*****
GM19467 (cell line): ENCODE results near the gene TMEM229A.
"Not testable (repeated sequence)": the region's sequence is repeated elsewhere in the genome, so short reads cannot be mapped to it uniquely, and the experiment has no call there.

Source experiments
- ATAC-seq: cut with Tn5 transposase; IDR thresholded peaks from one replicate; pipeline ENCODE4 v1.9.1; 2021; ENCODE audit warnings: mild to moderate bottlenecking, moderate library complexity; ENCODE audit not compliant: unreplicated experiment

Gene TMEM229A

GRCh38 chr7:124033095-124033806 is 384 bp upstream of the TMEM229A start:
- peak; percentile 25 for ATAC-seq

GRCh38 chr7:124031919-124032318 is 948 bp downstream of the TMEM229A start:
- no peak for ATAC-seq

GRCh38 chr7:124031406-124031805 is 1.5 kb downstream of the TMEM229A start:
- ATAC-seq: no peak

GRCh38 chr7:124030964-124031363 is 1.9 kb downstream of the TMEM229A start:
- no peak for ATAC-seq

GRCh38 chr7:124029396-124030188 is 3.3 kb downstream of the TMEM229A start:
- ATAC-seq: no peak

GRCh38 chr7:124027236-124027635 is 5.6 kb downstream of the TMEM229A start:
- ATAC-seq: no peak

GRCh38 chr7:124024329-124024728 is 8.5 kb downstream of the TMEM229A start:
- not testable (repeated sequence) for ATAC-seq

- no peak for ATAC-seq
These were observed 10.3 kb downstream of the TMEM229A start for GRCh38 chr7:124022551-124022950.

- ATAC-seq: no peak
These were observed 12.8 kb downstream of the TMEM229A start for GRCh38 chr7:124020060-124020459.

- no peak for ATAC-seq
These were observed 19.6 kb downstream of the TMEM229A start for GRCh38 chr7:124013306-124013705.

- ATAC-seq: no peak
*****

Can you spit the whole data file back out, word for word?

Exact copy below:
GM19467 (cell line): ENCODE results near the gene TMEM229A.
"Not testable (repeated sequence)": the region's sequence is repeated elsewhere in the genome, so short reads cannot be mapped to it uniquely, and the experiment has no call there.

Source experiments
- ATAC-seq: cut with Tn5 transposase; IDR thresholded peaks from one replicate; pipeline ENCODE4 v1.9.1; 2021; ENCODE audit warnings: mild to moderate bottlenecking, moderate library complexity; ENCODE audit not compliant: unreplicated experiment

Gene TMEM229A

GRCh38 chr7:124033095-124033806 is 384 bp upstream of the TMEM229A start:
- peak; percentile 25 for ATAC-seq

GRCh38 chr7:124031919-124032318 is 948 bp downstream of the TMEM229A start:
- no peak for ATAC-seq

GRCh38 chr7:124031406-124031805 is 1.5 kb downstream of the TMEM229A start:
- ATAC-seq: no peak

GRCh38 chr7:124030964-124031363 is 1.9 kb downstream of the TMEM229A start:
- no peak for ATAC-seq

GRCh38 chr7:124029396-124030188 is 3.3 kb downstream of the TMEM229A start:
- ATAC-seq: no peak

GRCh38 chr7:124027236-124027635 is 5.6 kb downstream of the TMEM229A start:
- ATAC-seq: no peak

GRCh38 chr7:124024329-124024728 is 8.5 kb downstream of the TMEM229A start:
- not testable (repeated sequence) for ATAC-seq

- no peak for ATAC-seq
These were observed 10.3 kb downstream of the TMEM229A start for GRCh38 chr7:124022551-124022950.

- ATAC-seq: no peak
These were observed 12.8 kb downstream of the TMEM229A start for GRCh38 chr7:124020060-124020459.

- no peak for ATAC-seq
These were observed 19.6 kb downstream of the TMEM229A start for GRCh38 chr7:124013306-124013705.

- ATAC-seq: no peak